March 16, 2007

Review - A Long Way Gone: Memoirs of a Boy Soldier

Africa has always seemed, in my limited worldview, to be a tragic continent, wracked by wars, famine, and corruption in the aftermath of imperialism. Because its problems are so vast and sad, it's often difficult to grasp the nature of these horrors when all one knows is the broad outlines. But artists are determined not to allow such an easy dismissal of these realities, especially critical now that the West must face the plight of Darfur. Hotel Rwanda forced me to grapple with the modern reality of genocide on a deeply intimate level, and now Ishmael Beah's memoir A Long Way Gone has succeeded in bringing to light another travesty of Africa's situation - the use of child soldiers to fight their endless wars.

Beah grew up in Sierra Leone and for most of his childhood knew little about his country's as-yet-contained war between the rebels and the corrupt government. American rap music was for more relevant and interesting to Beah and his friends. But at the age of twelve, the fighting intervenes, separating him from his parents. He and his companions are forced to live on the run, wandering aimlessly from village to village, searching for food and avoiding the conflict. Beah unflinchingly describes the violence and death they witness, images so grotesque the reader can't help recoiling in horror. Eventually, another attack separates Beah from his traveling companions, including his older brother, the last member of his immediate family to be lost. In a war supposedly fought for such higher goals as liberation from an oppressive government vs. protection from lawless rebels, the irrational cruelty of these sudden attacks on civilians is glaringly apparent.

Beah joins forces with another group of boys, some of whom he knew from his youth - yes, although still technically a minor at the time, it seems only appropriate to speak only of his pre-war life as childhood, as no one can witness and experience what he did without growing up in a sickening way. Beah himself implicitly makes this distinction, evocatively recalling daily life in the villages where he grew up during more peaceful times - places where naming ceremonies mixed traditional and Islamic beliefs and food was still ground by mortar and pestle. A Long Way Gone illustrates the disruptive power of war, as ordinary activities are now carried out in fear and Beah and his companions are routinely threatened by terrified villagers who believe that, in these times, a group of adolescent boys can only intend trouble.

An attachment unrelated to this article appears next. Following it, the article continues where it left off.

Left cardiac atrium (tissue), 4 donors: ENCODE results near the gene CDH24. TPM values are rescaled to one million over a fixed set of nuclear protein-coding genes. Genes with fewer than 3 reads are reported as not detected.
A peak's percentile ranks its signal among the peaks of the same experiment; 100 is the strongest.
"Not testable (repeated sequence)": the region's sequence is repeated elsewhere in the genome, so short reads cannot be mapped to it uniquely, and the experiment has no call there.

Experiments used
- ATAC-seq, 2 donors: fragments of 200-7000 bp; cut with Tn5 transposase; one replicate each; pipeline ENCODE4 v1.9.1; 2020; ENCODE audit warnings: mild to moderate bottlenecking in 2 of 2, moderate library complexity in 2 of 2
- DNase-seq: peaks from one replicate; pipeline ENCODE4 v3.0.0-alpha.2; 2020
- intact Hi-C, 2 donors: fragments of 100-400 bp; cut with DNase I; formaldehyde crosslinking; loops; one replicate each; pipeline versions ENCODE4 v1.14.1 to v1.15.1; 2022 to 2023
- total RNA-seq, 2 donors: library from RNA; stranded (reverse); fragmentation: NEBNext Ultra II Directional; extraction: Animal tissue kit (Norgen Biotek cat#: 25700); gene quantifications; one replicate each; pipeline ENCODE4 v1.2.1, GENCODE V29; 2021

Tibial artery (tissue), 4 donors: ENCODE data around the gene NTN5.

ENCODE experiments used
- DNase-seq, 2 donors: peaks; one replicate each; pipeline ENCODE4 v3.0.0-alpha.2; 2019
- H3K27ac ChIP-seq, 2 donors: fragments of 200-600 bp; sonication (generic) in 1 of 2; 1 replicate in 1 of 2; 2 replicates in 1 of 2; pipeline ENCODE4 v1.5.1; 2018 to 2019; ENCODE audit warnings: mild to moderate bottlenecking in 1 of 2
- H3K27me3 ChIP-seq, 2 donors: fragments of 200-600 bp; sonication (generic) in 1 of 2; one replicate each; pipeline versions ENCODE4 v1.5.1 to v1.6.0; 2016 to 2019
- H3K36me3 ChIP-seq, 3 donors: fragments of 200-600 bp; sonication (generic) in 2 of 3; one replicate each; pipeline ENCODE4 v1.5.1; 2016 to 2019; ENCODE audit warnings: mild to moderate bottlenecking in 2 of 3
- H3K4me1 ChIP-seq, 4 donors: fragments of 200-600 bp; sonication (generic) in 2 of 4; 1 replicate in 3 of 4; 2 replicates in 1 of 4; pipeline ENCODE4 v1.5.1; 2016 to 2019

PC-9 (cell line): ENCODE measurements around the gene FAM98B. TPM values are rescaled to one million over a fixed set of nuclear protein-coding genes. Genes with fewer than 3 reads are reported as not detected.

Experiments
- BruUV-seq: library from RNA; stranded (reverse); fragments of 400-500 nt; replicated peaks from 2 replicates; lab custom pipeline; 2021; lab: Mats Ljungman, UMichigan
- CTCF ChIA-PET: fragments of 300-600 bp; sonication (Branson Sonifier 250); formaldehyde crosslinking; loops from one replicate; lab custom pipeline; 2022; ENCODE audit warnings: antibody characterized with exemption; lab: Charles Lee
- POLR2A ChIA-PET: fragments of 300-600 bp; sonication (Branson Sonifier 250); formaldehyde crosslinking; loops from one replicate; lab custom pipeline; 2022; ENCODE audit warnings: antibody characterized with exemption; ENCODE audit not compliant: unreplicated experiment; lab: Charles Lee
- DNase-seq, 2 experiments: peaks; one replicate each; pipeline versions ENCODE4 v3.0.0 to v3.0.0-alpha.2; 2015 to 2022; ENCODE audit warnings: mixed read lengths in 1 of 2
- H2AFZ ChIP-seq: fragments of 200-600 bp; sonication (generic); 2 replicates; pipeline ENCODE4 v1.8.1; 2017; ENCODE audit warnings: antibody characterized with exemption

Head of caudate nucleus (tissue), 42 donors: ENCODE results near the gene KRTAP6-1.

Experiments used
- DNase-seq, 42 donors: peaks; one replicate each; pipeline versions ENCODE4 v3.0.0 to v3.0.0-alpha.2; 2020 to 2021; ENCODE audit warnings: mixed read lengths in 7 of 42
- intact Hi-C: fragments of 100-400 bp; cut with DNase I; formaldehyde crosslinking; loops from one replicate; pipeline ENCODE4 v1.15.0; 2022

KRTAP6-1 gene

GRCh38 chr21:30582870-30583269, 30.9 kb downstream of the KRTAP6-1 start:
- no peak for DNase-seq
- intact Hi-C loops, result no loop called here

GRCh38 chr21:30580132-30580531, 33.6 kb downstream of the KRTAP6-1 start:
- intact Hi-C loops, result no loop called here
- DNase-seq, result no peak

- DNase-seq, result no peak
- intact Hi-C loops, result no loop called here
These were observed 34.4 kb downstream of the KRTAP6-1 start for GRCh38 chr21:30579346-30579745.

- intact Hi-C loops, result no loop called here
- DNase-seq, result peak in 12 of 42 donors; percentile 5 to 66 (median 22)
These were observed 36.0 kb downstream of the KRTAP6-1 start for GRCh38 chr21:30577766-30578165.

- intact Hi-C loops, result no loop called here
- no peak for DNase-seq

Beah's flight from war proves futile, as he finds himself in an army-controlled village and recruited into soldiering. Pumped full of drugs and rage at the rebels for ruining his life, Beah quickly adopts a soldier's mindset, one in which how quickly one can kill a man becomes a source of pride. The reader can clearly see the emptiness of the soldiers' platitudes about fighting for the country - in reality, they seek only to survive, raiding rebel-held villages for food, ammunition and drugs. He starkly chronicles this world, refusing to spare us or himself from images of blood and terror, forcing a confrontation with the inhuman realities of his experience. Brutal violence becomes the only modus operandi - until, abruptly, Beah is taken away by aid workers to an urban rehabilitation center.

Beah's return to normalcy was incredibly challenging, as he initially struggled against efforts to leave the soldier's life and then grappled with guilt for his actions. Sierra Leone's civil war is over now and Beah a graduate of Oberlin College who works to end the atrocities which he himself underwent, but it is too late for so many other soldiers, both child and adult, and civilians who suffered and died in this conflict. Beah's memoir is a heart-wrenching story from which we, as responsible global citizens, must not look away.

No comments: